This ends up expanding not only to this colleague of mine but, if you look at all the other interviews, you can see that I have a little bit of each of these colleagues in me.
There was a time when every time an interview came out, I would watch it, take notes, and apply what people said. So, my process was built on listening to others who had already gotten there. Everything that these guys said, I noted and tested.
And it's fine, what worked I continue, what didn't, didn't work for me, there's no mistake!
These were the two things that were important to me, to look at what people who had already gotten there did, and the peers.
And our community is very incredible. People there can lift you up, motivate you, if you're having a problem, they embrace the problem as if it were theirs too. This is one of the points of MID that I find strongest, the community.
Can you tell what changed in Diogo's life from being a graphic designer to a Product Designer?
Initially, there was young Diogo who saw the profession as mere fun. If things went well, great; if not, it was all right. However, as he matured, he began to see life more seriously, handling opportunities with criteria and carefully selecting with whom and where he wanted to work.
When I started my transition to UX and Product Design, I accepted any opportunity. However, today, my perspective has changed. There are companies I simply wouldn't work for, regardless of their size or the salary offered. Currently, I'm satisfied working in the financial sector, but I recognize that this might change in the future.
This transformation is not just about professional evolution, but also personal. I started to understand the importance of making decisions with my own well-being in mind, whether in relation to career, studies, or leisure time. Reflecting on my development, I feel genuine pride. Even though I matured a bit later, I see that I grew rapidly and significantly.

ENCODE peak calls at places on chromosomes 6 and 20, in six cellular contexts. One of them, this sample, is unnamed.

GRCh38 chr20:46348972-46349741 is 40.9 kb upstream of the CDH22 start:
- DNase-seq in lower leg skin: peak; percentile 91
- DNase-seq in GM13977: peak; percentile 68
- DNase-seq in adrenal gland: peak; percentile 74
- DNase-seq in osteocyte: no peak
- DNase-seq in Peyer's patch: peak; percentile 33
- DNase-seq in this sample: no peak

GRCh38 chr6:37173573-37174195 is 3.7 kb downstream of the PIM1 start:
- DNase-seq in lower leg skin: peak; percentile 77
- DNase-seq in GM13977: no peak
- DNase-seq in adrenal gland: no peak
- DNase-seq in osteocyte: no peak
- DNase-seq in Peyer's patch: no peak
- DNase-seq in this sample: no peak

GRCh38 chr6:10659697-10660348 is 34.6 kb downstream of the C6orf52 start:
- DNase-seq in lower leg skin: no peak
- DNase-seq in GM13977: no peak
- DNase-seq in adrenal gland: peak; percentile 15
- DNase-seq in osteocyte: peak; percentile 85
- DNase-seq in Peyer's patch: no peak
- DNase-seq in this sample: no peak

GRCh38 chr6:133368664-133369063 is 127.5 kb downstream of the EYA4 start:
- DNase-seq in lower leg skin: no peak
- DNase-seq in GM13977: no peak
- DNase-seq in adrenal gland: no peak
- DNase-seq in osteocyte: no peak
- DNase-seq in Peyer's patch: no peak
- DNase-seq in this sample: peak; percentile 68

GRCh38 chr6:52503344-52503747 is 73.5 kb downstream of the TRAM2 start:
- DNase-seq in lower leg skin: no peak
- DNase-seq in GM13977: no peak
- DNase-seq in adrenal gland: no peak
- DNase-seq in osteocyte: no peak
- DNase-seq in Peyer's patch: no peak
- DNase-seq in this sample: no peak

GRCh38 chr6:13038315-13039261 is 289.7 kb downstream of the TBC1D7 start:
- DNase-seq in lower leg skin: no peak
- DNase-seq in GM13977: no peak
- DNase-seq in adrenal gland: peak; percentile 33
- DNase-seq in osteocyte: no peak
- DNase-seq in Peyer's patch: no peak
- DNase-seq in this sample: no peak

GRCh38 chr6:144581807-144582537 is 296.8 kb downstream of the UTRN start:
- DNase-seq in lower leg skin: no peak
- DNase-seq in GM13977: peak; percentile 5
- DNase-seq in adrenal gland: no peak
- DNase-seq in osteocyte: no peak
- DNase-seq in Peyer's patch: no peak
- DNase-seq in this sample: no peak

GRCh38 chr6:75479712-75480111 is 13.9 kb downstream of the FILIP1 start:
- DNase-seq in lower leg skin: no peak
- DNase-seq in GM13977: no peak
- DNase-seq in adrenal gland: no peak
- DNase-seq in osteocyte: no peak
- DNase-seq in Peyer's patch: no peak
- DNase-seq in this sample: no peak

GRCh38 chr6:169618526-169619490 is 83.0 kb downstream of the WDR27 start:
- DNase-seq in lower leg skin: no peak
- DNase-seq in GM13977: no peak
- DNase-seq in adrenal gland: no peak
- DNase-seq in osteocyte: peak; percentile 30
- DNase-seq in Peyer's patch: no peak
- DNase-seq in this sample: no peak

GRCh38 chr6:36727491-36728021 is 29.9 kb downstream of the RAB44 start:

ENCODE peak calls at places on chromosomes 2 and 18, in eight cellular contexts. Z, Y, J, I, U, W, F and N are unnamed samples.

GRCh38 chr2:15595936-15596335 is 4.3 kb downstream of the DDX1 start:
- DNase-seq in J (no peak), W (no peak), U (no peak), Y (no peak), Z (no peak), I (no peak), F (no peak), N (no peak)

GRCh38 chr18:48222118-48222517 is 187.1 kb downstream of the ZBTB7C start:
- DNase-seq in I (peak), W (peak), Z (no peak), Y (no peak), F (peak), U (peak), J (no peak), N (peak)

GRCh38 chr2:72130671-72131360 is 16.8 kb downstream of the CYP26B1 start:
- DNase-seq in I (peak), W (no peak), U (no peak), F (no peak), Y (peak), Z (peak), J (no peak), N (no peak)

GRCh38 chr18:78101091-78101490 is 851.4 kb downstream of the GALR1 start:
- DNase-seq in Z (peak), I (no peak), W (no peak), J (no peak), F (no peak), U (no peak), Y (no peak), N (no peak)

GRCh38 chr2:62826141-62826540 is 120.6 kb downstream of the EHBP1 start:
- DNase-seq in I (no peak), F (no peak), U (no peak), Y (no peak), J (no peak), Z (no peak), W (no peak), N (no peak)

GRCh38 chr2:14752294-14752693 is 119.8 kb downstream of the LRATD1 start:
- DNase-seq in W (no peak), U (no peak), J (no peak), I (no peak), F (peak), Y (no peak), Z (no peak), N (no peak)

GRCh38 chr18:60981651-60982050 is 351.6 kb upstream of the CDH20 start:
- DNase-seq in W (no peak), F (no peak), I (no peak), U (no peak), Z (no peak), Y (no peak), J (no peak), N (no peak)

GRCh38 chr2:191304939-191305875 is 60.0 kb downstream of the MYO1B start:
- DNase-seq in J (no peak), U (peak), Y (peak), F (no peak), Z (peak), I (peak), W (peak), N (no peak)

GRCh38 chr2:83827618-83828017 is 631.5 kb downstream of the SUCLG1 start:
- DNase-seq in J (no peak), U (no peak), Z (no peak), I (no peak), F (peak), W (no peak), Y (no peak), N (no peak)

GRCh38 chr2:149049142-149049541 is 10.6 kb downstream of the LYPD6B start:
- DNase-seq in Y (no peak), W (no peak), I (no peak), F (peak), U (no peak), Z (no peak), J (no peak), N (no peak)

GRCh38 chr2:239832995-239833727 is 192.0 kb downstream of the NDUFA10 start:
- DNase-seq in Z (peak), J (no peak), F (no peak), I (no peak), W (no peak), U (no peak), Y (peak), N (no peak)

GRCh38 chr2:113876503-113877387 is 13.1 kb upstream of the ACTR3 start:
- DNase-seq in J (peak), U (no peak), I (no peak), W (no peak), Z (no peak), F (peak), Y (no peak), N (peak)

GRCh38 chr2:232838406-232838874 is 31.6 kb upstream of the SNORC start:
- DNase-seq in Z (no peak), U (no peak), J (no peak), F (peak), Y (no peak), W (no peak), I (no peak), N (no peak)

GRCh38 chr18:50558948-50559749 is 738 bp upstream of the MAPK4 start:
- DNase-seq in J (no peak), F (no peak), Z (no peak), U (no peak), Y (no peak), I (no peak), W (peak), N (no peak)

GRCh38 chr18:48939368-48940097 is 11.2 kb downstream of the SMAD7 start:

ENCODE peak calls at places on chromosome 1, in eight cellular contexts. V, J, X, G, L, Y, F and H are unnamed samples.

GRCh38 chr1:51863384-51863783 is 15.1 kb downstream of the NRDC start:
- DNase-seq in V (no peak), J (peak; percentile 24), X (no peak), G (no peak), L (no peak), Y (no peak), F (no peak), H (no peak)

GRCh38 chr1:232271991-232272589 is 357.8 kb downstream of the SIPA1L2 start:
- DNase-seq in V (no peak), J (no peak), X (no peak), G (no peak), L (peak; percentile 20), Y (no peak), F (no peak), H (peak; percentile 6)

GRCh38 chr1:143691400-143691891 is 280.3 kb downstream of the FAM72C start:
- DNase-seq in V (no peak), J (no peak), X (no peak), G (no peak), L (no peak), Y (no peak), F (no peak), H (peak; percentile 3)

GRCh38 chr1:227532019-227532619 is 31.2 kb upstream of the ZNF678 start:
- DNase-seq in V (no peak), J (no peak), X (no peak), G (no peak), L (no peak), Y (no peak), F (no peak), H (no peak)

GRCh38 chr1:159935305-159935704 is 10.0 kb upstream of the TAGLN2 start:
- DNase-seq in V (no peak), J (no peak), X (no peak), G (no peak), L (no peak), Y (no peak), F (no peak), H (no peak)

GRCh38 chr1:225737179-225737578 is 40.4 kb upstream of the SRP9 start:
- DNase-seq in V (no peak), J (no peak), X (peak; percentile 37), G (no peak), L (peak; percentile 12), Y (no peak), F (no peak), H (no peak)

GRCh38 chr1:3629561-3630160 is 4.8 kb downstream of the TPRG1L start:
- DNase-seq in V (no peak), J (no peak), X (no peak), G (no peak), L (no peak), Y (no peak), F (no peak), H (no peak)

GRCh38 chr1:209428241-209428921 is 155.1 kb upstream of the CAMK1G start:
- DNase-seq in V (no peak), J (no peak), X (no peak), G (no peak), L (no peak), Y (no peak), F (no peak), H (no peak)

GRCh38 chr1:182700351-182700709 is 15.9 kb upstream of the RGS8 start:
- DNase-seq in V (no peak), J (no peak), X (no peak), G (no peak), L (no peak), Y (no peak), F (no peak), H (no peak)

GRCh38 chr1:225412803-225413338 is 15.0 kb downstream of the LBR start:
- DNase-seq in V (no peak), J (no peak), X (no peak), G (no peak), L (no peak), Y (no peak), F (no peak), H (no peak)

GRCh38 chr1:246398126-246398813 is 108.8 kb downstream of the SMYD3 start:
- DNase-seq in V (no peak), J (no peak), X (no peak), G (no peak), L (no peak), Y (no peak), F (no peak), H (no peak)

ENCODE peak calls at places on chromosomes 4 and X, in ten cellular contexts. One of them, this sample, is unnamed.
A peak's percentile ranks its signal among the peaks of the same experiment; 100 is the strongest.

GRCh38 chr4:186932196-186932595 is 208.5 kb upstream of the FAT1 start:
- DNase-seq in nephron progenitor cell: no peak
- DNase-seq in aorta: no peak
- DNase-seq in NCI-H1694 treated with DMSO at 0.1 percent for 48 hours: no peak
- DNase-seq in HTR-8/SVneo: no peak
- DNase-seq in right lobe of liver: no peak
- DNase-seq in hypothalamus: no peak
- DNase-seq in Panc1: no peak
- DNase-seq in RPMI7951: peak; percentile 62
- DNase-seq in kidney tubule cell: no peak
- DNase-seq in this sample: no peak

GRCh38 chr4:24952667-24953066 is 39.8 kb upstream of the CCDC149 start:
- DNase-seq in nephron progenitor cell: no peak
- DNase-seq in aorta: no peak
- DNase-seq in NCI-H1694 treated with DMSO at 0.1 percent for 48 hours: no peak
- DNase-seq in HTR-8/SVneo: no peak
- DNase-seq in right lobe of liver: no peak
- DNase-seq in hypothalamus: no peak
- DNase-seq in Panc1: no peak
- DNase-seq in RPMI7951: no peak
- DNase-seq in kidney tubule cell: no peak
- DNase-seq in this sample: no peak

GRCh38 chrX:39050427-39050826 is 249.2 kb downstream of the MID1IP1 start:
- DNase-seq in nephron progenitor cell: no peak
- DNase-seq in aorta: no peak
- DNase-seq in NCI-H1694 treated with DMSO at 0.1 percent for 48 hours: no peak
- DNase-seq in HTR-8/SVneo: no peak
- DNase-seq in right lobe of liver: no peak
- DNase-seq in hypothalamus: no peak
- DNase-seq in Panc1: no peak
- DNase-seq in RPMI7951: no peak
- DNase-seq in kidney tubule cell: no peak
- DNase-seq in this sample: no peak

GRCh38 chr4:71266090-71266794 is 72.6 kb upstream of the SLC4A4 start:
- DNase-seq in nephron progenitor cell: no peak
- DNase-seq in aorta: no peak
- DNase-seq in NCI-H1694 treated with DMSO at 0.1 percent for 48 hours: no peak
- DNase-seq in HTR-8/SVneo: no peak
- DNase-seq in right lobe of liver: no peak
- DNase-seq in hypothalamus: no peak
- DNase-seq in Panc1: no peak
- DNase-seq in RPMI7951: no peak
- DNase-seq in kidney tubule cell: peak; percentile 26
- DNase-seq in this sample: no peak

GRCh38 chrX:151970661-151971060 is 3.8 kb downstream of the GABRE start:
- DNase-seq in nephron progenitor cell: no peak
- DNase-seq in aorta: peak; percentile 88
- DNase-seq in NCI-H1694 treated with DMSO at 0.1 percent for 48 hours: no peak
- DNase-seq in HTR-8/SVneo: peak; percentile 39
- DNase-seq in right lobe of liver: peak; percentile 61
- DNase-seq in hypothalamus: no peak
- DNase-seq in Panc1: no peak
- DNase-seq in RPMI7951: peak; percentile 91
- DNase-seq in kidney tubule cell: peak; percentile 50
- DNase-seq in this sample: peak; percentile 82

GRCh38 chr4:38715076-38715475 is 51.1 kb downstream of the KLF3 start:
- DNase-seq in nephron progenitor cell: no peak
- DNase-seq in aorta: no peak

It's gratifying to realize when things are going well. Despite having a structured plan, I confess that, at times, I felt anxious about being unemployed. However, my maturity always led me back to focus. I understood that I couldn't act on impulse or desperation. I would only allow myself to feel desperation if I were a week away from a big deadline and hadn't taken any action.
If something doesn't go as expected, it's crucial to seek guidance, ask for help, and adjust the course, always maintaining dialogue with those close to you. All this discernment came with time and personal growth. Otherwise, I would never have sought your help, sending messages in search of guidance.
Reading Tip: 7 Soft Skills to Help You Transition to UX Design
Can you explain your process to achieve your current position? How did you reach this goal ahead of schedule?
When we have a well-defined plan, we know exactly which steps to follow to achieve the proposed goal. However, when faced with uncertainties, it's crucial to seek guidance. In my case, I turned to you.
When setting goals for this year, particularly to secure a stable job, I analyzed all the tools at my disposal and what I needed to face the selection processes. I admit that initially, I didn't know how to optimize my LinkedIn or prepare a resume properly. Today, although they are not perfect, they are significantly better than at the beginning.